But there is more in the bishops’ statement which must scandalise any Catholic. They take an unapologetically anti-life stance regarding the use of vaccinations made from the cells of aborted babies. To justify this outrage, they offer this explanation: “Human society has often benefitted from the wrongs done in the past for which we must repent”.(5) In these words, the bishops give another example of a duplicitous nature, for they note the evil of abortion and yet mention that in time this evil effectively becomes less significant. They thus fall foul of the error of proportionalism, which seeks to justify a moral evil by focussing on the good effects. This was explicitly condemned by John Paul II, in Veritas Splendor, §75-76. One could not even seek to justify the statement’s error by appealing to the principle of double effect, since this states that the action must be good or at least morally indifferent. In short, the statement seeks to bind the Church in the chains of error and sin, making Her implicit in the rejection of the truth.
In a masterclass of condescension, the statement further mentions that the bishops “acknowledge the distress many Catholics experience when faced with a choice of not vaccinating their child or seeming to be complicit in abortion”.(6) 'Distress' here being the word of choice of the astute liberal, who wishes to cloud his error in fine language and polished rhetoric. For yet again the bishops are placing the importance on mortal life, on vaccination, instead of the moral life. Yet again the duty of acting morally and honouring God is placed beneath the modern teaching of preserving one's physical health at all costs. Perhaps the bishops might state that the distress one might feel from using such a vaccine would be a benefit to human society in future years, since we have often benefited from wrongs done in the past.
Perhaps also, the bishops wish us to believe that the world is not in a state of chaos, dominated by sin and depravity, and thus we can base the morality of our actions on the word of the world. Certainly, this is what they seem to mean in these words: “all clinically recommended vaccinations can be used with a clear conscience and that the use of such vaccines does not signify some sort of cooperation with voluntary abortion”.(7) They seem to be ruling out even the slightest possibility that the authorities of the world, who so freely promote abortions as a human right, ought not to be trusted. The bishops go further, by letting such people be the guidance of our moral choices. The chains of immorality and heresy are thus freely promoted.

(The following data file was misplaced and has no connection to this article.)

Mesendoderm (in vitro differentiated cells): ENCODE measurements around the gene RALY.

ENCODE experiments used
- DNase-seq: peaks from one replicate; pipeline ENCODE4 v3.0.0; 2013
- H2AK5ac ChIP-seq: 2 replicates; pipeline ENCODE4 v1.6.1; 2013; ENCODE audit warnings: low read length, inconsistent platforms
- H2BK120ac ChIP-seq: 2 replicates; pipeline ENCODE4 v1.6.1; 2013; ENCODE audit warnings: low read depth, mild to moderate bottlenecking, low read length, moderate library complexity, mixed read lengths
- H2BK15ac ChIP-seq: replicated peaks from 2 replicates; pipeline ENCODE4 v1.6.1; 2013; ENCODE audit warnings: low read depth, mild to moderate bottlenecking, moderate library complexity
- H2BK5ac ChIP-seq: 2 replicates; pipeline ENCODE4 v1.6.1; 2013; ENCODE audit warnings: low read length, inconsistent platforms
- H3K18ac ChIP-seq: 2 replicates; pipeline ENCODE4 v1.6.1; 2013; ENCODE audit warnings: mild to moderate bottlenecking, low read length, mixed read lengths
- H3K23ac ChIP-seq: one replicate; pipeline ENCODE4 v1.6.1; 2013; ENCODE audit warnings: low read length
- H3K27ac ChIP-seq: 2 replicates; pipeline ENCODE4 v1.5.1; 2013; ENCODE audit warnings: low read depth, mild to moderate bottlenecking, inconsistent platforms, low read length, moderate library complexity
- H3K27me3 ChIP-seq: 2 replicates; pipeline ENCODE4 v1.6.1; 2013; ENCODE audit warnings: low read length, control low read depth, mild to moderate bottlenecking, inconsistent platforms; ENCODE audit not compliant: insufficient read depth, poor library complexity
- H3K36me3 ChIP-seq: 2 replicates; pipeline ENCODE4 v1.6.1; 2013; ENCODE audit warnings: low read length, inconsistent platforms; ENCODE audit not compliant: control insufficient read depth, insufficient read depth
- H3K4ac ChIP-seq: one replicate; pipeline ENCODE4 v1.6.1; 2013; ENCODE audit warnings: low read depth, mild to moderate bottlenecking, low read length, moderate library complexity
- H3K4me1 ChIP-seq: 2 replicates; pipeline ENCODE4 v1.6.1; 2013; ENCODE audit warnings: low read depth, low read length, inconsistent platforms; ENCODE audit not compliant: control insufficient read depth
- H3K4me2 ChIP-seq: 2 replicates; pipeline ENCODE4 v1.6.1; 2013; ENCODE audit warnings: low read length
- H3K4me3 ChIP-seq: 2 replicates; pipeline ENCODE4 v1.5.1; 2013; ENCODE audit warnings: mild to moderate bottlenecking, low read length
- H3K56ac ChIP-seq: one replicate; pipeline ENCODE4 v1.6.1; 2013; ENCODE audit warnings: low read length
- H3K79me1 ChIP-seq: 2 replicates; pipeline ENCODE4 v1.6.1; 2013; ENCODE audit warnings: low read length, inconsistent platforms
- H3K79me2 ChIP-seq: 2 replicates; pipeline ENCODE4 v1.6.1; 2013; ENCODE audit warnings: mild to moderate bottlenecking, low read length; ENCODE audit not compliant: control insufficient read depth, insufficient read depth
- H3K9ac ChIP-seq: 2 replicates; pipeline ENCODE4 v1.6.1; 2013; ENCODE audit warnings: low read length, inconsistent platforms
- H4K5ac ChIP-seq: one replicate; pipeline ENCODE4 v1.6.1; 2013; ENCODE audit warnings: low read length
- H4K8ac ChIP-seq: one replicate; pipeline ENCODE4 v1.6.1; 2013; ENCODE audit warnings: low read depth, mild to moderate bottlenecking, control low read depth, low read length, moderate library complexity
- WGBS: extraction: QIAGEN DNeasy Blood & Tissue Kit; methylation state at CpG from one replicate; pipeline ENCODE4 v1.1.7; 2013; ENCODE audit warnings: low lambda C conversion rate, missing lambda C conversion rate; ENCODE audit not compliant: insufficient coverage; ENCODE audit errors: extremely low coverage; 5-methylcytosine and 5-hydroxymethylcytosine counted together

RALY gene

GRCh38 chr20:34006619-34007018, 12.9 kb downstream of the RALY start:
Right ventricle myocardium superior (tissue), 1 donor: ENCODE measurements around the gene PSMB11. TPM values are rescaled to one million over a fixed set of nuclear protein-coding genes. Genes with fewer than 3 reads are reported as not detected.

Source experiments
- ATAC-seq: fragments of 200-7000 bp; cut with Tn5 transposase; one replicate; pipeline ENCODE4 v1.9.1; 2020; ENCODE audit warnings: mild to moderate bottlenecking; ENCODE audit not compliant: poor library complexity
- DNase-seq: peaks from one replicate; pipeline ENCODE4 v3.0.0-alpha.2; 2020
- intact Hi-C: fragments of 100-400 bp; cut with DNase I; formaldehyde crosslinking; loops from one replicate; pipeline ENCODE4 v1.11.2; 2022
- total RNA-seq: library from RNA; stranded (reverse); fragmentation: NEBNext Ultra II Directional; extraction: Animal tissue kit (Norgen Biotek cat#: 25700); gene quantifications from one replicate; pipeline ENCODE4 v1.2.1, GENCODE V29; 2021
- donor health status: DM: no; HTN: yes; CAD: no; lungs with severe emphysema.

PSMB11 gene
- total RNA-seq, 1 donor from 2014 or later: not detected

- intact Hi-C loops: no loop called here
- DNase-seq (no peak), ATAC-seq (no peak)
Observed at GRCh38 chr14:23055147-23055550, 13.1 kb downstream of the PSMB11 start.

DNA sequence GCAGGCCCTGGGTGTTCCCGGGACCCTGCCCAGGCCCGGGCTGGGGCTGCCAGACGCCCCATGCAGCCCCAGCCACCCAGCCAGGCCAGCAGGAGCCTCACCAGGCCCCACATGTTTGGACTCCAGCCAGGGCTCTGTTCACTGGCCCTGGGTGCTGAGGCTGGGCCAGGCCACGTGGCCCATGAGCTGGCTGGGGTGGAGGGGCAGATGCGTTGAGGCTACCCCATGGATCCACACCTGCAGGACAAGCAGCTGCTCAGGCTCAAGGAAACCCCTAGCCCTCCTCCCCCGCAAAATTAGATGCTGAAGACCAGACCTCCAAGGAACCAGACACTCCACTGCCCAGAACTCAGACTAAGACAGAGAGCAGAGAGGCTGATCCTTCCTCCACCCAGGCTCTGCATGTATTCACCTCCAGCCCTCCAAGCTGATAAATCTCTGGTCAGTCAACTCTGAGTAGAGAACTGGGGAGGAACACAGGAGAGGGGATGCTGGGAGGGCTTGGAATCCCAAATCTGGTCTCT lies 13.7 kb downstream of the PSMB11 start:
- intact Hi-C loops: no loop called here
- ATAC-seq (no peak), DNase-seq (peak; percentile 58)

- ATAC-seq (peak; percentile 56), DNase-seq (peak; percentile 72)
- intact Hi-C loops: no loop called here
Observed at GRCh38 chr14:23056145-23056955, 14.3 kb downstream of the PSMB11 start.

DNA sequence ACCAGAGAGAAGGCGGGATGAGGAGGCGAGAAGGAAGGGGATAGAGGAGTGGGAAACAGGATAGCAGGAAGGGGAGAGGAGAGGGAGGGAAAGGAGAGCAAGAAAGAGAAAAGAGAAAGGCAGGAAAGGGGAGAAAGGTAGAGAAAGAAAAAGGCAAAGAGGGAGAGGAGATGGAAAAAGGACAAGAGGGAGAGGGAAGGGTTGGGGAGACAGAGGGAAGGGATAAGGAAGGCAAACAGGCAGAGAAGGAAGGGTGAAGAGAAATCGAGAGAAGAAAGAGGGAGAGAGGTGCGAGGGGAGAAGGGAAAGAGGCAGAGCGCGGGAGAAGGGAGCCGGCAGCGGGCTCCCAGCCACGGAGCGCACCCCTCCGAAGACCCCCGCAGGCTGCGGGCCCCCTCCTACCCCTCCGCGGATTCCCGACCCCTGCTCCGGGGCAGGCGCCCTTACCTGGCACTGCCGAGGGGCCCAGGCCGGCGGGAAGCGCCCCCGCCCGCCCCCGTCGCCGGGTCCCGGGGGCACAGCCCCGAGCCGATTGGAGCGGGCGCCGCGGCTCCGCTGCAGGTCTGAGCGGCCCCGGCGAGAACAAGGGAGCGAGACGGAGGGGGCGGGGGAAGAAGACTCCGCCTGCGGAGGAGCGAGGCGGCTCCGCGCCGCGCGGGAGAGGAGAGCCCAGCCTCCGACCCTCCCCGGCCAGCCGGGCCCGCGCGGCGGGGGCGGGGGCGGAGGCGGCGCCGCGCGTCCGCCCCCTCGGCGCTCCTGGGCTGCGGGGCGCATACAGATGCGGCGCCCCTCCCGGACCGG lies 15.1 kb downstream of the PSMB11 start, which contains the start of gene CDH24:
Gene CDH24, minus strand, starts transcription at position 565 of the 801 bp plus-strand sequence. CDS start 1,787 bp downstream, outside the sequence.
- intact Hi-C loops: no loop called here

So the chains of St. Peter, so miraculously removed by the angel, have been replaced by those of immorality, relativism and heresy, and by the Church’s own sons. First the Catholic faithful have been deprived of the sacraments and are now being told to use vaccines which are at best of dubious moral value. All this is done in aid of the new god - man. Gone is the primacy of God and instead the world and the worldly clerics have placed man and his physical health in God’s place. Let us make no mistake, the recent statement by the Bishops Conference of England and Wales is not the first nor shall it be the last, which shall promote sin under the guise of virtue. There is a spiritual battle taking place before our eyes and this time the faithful children of God are being oppressed by their wayward shepherds. In recent months, the sudden and rapid increase in chaos, public depravity, public abandonment of the faith and the teaching of error from both spiritual and temporal leaders, cannot be overlooked. The time is fast approaching when faithful Catholics will be persecuted not just by the world, but by those in the Church who have entered into partnership with evil. In case this seems preposterous or even scandalous to so criticise the bishops, let one recall that under Henry VIII there was only one St. John Fisher. The rest chose to preserve their physical health, keep their lives and follow the directives of a heretic king. So one should not be surprised that such a situation is occurring yet again, for after decades of spiritual decline in the Church, such an eventuality should even be expected.
What is the answer to this crisis? To pray and to act. Just as the early Church prayed unceasingly for St. Peter, we must do the same. In a spiritual battle, we must not lose sight of the paramount importance of the spiritual weapon of prayer. Only by fighting evil with this weapon can we hope to have victory. But we must also be prepared to act and take a stand, like St. Thomas More and St. John Fisher. Like them, we must govern our lives by prayer and good works, yet refuse unflinchingly to bend the knee to whatever moral depravity is being promoted. We must protest against the imposition of sin, writing to the bishops, spreading word amongst the Church that there are still those who hold fast to truth and doctrine. With prayer and strong Catholic action we can thus have hope in the words of Mary, “In the end my Immaculate Heart will triumph”.